If you are wondering “What is IBS???” or looking to learn more about IBS, this page is a great place to start.
(Note: if you are looking for a dietitian to help you with managing IBS or any other digestive issue, click here to learn about my nutrition services!)
Digestive Health & IBS
Even though it is not often openly discussed, digestive health is a major concern to Canadians. More than 20 million Canadians suffer from digestive disorders each year, according to the Canadian Digestive Health Foundation (CDHF).
One of the most common digestive disorders in Canada is Irritable Bowel Syndrome (IBS). Canadians have a lifetime risk of 30% of developing IBS, according to the GI Society. The CDHF estimates that 5 million Canadians suffer from IBS currently, with twice as many females suffering than men. IBS is characterized by the long-term occurrence of irregular bowel movements, and certain digestive symptoms. The digestive symptoms include bloating, distention, abdominal pain, cramping, gas, nausea, constipation and diarrhea. An individual may experience some or all of the digestive symptoms. IBS is not life threatening, but can still have a big impact on quality of life and productivity, ranging from mild to severe.
Diagnosis & Subtypes
There is no definitive test to diagnose IBS. IBS is diagnosed based on symptoms and stool patterns. There is also no cure for IBS. Some IBS sufferers may experience a spontaneous or gradual resolution/end of their symptoms, but most do not experience a resolution and deal with symptoms long-term.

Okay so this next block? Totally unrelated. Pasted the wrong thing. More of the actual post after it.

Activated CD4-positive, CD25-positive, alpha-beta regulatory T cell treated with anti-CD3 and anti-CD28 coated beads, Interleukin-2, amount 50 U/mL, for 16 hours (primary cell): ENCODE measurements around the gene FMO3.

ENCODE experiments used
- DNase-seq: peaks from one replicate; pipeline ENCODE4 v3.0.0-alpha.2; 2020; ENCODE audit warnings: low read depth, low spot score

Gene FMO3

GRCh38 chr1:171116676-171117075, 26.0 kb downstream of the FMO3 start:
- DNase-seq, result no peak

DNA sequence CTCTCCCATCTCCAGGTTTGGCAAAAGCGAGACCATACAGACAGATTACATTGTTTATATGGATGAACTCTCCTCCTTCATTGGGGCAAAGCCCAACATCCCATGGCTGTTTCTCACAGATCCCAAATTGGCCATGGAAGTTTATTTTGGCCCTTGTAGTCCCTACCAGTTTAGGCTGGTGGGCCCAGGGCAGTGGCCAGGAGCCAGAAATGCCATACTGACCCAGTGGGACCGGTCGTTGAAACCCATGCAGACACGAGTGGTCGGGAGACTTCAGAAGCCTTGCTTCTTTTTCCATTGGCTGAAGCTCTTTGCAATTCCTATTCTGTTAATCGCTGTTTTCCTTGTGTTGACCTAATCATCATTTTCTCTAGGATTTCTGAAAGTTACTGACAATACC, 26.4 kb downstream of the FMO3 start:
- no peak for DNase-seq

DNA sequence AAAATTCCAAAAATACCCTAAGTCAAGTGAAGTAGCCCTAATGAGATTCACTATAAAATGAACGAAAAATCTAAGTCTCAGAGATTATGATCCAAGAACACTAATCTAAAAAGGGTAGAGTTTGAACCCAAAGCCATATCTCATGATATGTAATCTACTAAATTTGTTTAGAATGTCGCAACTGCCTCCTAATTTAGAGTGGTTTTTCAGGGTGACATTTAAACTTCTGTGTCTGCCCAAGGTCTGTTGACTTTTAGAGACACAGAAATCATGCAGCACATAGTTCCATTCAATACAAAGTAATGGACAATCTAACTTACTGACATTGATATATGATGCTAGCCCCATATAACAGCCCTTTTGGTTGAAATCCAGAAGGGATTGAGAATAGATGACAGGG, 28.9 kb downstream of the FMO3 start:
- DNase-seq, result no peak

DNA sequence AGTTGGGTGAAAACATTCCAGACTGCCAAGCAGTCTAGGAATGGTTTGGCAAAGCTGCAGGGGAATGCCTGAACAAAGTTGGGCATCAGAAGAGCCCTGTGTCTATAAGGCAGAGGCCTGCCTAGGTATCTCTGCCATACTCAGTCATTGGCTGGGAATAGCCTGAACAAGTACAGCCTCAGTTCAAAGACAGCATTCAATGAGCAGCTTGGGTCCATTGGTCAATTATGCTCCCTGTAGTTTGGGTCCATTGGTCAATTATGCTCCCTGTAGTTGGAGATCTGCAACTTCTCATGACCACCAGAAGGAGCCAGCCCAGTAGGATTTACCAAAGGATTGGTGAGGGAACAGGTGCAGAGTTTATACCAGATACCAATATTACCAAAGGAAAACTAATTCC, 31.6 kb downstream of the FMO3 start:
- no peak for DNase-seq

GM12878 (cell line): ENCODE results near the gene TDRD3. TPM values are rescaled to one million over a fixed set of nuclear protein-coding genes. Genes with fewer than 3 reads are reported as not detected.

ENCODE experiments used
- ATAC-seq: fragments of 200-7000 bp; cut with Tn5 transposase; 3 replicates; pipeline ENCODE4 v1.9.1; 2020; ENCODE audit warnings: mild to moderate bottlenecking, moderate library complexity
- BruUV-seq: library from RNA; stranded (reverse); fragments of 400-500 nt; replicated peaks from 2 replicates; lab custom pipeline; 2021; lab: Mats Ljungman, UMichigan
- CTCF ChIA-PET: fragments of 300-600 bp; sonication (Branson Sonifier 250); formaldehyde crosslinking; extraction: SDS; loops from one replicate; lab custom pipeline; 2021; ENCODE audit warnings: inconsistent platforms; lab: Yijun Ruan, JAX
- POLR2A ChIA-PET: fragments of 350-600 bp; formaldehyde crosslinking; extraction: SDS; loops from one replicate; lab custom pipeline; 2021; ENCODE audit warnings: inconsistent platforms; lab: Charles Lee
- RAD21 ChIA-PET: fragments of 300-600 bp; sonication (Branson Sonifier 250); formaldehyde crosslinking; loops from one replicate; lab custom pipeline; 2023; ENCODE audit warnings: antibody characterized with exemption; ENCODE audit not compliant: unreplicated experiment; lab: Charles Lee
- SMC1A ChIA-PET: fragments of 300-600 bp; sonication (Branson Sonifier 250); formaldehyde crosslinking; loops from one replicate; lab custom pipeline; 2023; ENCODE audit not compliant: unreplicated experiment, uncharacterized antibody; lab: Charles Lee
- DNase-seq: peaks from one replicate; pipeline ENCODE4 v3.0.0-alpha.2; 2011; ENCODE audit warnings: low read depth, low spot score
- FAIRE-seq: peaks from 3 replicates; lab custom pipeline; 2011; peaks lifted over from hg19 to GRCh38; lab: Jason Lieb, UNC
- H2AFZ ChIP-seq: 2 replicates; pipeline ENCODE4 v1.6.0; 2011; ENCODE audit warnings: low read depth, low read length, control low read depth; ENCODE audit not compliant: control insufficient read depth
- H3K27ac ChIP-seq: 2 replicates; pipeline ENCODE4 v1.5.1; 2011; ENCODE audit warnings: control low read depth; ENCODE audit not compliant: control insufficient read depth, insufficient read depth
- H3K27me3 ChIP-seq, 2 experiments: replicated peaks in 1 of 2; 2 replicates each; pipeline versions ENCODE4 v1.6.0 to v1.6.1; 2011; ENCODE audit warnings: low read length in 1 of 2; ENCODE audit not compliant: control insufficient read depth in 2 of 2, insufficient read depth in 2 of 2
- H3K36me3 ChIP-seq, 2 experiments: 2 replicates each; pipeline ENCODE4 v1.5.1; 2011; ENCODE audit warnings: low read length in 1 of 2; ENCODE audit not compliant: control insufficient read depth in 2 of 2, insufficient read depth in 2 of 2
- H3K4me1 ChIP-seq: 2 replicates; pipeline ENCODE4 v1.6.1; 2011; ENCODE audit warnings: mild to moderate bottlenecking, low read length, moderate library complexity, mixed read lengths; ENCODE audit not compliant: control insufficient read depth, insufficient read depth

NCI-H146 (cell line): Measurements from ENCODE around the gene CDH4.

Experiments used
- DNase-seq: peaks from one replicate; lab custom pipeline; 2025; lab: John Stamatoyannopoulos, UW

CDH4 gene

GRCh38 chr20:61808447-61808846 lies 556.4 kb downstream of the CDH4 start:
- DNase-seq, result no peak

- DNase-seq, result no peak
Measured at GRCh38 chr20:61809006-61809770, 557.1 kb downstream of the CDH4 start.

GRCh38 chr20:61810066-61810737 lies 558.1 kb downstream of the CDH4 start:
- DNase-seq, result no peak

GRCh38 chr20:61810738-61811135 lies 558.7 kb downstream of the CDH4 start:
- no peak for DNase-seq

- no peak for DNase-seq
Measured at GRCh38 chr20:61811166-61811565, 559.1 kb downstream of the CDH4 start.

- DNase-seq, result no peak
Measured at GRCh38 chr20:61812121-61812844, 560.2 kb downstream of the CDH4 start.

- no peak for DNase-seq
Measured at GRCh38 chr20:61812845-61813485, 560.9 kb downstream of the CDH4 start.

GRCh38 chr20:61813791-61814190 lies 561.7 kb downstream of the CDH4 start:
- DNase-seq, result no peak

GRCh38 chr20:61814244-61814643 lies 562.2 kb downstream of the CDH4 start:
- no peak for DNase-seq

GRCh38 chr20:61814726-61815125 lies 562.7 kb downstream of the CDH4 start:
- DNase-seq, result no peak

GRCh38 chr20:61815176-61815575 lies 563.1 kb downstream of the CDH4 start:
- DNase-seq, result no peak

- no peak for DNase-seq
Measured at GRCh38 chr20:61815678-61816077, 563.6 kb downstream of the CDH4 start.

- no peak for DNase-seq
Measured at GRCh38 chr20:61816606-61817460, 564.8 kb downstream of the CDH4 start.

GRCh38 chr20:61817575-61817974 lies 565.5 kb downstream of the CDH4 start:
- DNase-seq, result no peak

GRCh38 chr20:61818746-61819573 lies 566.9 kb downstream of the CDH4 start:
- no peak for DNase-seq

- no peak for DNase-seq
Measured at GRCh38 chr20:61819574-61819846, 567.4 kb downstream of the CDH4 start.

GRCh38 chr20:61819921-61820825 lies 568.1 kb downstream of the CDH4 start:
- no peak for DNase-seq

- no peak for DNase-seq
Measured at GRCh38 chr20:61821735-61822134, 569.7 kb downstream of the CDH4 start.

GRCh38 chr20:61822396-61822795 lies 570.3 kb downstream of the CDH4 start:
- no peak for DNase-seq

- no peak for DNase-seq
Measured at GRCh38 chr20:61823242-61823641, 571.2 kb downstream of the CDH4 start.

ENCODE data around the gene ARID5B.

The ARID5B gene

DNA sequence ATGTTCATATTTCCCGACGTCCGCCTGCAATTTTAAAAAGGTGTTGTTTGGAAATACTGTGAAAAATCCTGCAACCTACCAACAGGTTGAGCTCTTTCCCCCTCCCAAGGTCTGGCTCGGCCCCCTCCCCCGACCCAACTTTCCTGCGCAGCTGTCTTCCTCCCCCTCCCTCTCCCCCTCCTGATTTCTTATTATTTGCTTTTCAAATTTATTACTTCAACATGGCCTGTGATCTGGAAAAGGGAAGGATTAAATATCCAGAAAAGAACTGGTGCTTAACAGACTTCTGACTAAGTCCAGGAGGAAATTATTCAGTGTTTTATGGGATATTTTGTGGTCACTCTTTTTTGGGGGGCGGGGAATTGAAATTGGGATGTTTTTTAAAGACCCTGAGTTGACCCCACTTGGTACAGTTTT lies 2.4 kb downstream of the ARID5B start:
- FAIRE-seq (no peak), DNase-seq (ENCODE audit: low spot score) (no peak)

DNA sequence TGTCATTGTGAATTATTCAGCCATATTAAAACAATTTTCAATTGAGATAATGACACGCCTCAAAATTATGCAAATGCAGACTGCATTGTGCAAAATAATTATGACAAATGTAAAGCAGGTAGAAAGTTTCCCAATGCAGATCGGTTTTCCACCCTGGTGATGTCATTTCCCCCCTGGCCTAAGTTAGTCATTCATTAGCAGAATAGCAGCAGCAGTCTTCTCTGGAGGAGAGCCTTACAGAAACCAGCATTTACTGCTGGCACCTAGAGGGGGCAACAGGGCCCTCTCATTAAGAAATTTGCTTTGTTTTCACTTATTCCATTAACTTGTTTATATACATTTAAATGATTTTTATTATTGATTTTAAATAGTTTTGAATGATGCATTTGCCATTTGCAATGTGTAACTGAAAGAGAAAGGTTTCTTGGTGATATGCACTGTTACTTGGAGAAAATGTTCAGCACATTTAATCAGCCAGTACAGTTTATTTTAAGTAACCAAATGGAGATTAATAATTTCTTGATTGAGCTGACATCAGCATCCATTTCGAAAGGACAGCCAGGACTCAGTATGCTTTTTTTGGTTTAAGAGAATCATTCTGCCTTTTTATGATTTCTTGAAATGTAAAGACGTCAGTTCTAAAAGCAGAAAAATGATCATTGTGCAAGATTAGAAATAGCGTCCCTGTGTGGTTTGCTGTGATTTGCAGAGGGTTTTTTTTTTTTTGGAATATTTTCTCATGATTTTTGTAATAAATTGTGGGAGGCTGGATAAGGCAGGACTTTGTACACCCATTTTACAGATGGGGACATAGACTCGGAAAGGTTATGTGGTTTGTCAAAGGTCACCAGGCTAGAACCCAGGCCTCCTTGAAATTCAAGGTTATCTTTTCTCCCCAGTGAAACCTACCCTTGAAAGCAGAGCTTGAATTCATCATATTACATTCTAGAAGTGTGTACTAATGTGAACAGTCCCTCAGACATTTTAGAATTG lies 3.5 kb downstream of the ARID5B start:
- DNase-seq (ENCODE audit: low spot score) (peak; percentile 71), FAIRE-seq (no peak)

The exact cause of IBS is unknown. It is believed that symptoms may be in part caused by disturbances in the motility and sensitivity of the intestines. Gut motility effects the transit time of food through the digestive system (aka how fast food moves from the mouth to the toilet). Changes to gut motility can affect stool consistency, and therefore cause diarrhea and/or constipation. The four subtypes of IBS are based on stool consistency:
Individuals with IBS-M experience both constipation and diarrhea, and individuals with IBS-U do not fit into any of the other categories.
Despite the many unpleasant symptoms, only approximately 40% of those with IBS seek medical assistance, and the rest typically self-treat, according to the CDHF. If you someone is experiencing digestive symptoms long-term, they should contact their family doctor to get help and to rule out other digestive disorders.
Treatment options focus on symptom management. There are many different methods of IBS symptom management, each with varying effectiveness. Some methods of symptom management include the use of pharmaceuticals, alternative therapies, supplements and lifestyle modifications (e.g., dietary, physical activity, etc.)
Since I am a dietitian, my blog focuses on dietary/lifestyle methods of managing symptoms. There are many simple dietary changes you can make which may help decrease symptoms. If those simple changes are not effective, you can consider hiring a dietitian to help you implement a specialized IBS diet known as the Low FODMAP Diet. I have also written about my personal experience with IBS and this diet.